L+M Development Partners and IMPACCT Brooklyn, formerly known as the Pratt Area Community Council, have preserved 56 scattered-site buildings with 492 units of affordable housing in some of the borough’s rapidly changing neighborhoods.

The PACC Resyndication reorganized the small, aging Brooklyn buildings in neighborhoods such as Fort Greene, Clinton Hill, and Bedford-Stuyvesant into one viable financial structure leveraging tax credit equity and tax-exempt bond financing.

“Clinton Hill and Bedford-Stuyvesant are two examples of neighborhoods where New Yorkers are feeling squeezed out by rising rents, overcrowding, and a lack of affordable housing options, among other issues,” says Jeff Moelis, director at L+M Development Partners. “The transaction will preserve a source of stable, affordable homes for nearly 500 families who would otherwise be vulnerable to displacement.”

Prior to the current refinancing, IMPACCT Brooklyn and another nonprofit owned and operated the portfolio. IMPACCT Brooklyn assumed ownership after the other nonprofit dissolved and partnered with L+M to benefit from the developer’s experience.

As part of the refinancing, the portfolio’s existing debt, which included 26 loans totaling more than $33 million, was restructured as a new mortgage. The $82.2 million deal, which closed in June 2015, was financed through a combination of New York City Housing Development Corp. (HDC)–issued tax-exempt bonds, indirect subsidy provided by the New York City Department of Housing Preservation and Development, 4% low-income housing tax credits, a seller’s note provided by IMPACCT Brooklyn, and a deferred developer fee. National Equity Fund was the tax credit syndicator, and Citi Community Capital provided a standby letter of credit and purchased the tax credits.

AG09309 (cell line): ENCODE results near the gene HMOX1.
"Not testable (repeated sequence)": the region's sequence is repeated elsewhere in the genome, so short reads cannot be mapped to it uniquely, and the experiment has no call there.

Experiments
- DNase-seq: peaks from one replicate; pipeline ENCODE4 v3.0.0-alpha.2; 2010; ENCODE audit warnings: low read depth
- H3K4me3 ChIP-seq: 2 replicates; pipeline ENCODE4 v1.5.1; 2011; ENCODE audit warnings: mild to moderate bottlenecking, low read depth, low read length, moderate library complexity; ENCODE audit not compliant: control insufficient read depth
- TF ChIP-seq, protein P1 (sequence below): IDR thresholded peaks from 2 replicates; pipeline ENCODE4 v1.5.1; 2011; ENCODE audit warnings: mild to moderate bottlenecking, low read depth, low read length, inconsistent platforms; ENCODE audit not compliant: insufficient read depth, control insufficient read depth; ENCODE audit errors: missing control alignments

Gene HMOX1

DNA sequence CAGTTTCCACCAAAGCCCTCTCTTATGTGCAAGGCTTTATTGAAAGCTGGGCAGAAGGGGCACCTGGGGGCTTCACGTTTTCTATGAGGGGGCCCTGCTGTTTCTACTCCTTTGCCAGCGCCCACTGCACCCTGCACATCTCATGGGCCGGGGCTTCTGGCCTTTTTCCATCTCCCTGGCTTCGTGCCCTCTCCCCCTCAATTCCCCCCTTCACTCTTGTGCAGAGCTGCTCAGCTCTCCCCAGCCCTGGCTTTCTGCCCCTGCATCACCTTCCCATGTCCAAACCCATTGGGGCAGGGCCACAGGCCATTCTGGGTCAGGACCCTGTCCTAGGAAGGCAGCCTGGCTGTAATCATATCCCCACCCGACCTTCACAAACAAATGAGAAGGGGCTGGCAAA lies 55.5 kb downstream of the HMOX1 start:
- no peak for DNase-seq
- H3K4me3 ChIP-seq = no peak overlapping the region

"This tax credit resyndication merged multiple buildings into one project and used tax exempt bonds to rehabilitate the properties, greatly improving the quality of these homes while maintaining their long-term affordability. This project exemplifies the work we are doing through Housing New York to lock in affordability across the city, providing stability and protection to existing tenants,” said HDC President Gary Rodney.

Moelis says combining the scattered-site projects into one portfolio also allowed the team to preserve a greater number of units while utilizing economies of scale during the renovation and ongoing management of the buildings.

“For example, it allows for greater buying power in terms of contracts and, during construction, allows us to mobilize our contractors more efficiently,” he notes.

Construction is ongoing and is anticipated to wrap up later this year. The buildings were all constructed between 1899 and 1931, with the condition of the portfolio varying from poor to average. The average rehab cost is $49,500 per unit, which includes updated kitchens and bathrooms as well as new appliances. Building-wide improvements include window replacement, façade pointing, and roof and boiler replacement.

“The renovation work we're doing serves not only to improve the quality of life for residents, but also to extend the useful life of the buildings in an effort to preserve them for future generations,” adds Moelis.

The buildings include a mix of unit types, from studios to four-bedrooms, and serve residents earning 60% of the area median income. Upon vacancy, 20% of the units will be reserved for formerly homeless families.